Re: aerial re-fuelling

From:         Don Stokes <>
Organization: Victoria University of Wellington
Date:         09 Jul 96 13:09:45 
References:   1
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  or MIME structure writes:
>A question to those who know much more than I about the airline industry:
>Why is it that aerial re-fuelling, which has gained wide acceptance as a
>military technology has not gained the same acceptance in the civiian
>sector.  It seems a reasonable way to fly longer routes with less
>expensive aircraft, and perhaps a lucrative field for a "tanking" service
>as well.

(1) Cost.  it's *expensive* to fly two aircraft when one will do.  Planes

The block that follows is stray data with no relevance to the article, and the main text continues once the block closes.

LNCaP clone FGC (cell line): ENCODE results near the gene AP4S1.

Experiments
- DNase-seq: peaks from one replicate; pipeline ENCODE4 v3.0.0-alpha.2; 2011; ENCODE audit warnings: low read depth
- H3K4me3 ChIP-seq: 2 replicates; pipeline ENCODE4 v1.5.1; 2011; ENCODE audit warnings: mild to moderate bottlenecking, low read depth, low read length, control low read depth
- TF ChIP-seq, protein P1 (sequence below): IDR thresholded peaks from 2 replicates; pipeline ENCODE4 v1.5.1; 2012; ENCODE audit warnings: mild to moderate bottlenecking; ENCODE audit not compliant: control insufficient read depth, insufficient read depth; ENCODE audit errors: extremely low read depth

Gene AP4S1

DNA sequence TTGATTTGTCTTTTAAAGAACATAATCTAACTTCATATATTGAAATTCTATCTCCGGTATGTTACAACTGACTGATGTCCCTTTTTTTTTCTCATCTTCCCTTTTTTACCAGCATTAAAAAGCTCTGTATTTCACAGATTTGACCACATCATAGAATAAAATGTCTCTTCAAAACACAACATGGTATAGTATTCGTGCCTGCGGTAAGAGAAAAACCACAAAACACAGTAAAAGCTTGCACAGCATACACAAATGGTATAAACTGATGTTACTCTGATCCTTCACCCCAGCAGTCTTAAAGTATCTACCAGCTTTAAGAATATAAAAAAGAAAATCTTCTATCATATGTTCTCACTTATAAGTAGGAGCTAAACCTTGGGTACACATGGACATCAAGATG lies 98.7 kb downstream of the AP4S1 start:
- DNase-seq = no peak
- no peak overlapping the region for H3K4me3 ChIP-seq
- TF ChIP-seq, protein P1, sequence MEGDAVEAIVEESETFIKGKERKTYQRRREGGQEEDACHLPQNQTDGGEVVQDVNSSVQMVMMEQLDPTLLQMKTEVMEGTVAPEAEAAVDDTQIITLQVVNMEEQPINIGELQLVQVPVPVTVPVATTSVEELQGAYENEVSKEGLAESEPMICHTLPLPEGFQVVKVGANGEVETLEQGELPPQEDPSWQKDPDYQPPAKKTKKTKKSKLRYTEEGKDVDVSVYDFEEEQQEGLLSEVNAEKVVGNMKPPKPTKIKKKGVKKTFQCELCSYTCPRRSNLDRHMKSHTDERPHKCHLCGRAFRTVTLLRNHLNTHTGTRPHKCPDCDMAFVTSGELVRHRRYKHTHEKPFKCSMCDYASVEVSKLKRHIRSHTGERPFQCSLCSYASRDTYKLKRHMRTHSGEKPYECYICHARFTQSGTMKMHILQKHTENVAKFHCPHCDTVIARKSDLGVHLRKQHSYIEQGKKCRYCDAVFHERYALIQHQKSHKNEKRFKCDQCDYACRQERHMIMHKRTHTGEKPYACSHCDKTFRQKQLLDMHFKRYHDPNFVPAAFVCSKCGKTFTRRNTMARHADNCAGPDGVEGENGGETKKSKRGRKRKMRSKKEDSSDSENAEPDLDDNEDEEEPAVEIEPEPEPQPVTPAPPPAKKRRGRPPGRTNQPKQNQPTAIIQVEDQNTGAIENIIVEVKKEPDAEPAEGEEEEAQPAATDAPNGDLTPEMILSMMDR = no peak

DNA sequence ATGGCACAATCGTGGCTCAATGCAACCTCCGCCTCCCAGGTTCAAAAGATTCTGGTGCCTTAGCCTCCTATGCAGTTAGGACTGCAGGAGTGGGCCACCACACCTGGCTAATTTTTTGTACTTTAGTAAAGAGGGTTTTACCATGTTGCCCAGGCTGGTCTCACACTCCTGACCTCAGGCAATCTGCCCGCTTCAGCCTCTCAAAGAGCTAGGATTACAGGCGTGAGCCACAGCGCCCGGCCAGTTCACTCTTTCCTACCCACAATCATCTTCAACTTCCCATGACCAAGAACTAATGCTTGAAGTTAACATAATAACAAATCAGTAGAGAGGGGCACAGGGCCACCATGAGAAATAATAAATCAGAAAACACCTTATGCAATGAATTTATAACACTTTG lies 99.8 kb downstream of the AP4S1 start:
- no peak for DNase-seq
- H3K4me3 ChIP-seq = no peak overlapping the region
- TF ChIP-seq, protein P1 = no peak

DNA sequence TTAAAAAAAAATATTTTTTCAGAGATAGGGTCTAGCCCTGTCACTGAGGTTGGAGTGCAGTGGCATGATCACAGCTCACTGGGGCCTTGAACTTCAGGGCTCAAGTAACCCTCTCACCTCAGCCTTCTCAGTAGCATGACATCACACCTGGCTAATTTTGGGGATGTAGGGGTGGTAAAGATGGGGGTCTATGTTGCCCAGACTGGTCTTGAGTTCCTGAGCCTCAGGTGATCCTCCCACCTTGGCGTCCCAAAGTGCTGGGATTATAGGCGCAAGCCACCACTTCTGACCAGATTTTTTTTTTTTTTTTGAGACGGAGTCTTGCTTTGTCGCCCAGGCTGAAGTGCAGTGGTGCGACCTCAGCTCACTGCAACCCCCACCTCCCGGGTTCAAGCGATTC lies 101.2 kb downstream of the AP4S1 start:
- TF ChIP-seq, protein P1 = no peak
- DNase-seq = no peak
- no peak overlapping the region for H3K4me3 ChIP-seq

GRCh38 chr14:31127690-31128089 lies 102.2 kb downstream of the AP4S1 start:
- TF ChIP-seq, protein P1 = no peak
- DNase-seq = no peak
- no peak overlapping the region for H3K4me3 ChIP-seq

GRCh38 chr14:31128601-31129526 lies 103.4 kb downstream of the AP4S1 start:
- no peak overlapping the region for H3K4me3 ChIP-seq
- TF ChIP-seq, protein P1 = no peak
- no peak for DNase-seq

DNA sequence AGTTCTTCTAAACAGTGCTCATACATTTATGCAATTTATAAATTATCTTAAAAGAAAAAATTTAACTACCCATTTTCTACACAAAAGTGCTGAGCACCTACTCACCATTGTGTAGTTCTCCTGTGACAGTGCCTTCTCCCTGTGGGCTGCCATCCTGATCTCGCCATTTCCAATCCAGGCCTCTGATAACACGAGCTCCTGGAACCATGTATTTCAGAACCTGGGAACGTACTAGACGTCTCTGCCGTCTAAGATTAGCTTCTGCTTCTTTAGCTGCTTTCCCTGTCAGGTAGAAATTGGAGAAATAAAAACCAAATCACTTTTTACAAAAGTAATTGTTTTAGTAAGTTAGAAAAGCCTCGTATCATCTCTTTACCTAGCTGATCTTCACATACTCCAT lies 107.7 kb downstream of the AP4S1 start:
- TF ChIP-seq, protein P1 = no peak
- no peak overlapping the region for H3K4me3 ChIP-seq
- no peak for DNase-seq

are pretty cheap to fly once they're airborne, but getting them off the
ground and servicing them is a major part of the cost.  A tanker carries
no payload.  ("Payload" in this case being defined as "load that pays".)

(2) Safety.  Re-fuelling accidents figure pretty highly in military
in-flight aircraft loss statistics.  Commercial airliners aren't
*allowed* to get that close to another aircraft, and for good reason.

Aerial refuelling is an example of the very different priorities of
military and commercial aviation.  Military transports are intended to
provide a rapid response.  Landing and re-fuelling takes time, whereas if
you can be getting where you're going and refuelling at the same time,
you can get your resources on the ground at the destination crucial hours
ahead of when you would have got there otherwise.  Cost is much less an

Don Stokes, Network Manager, Victoria University of Wellington, New Zealand. +64 4 495-5052 Fax+64 4 471-5386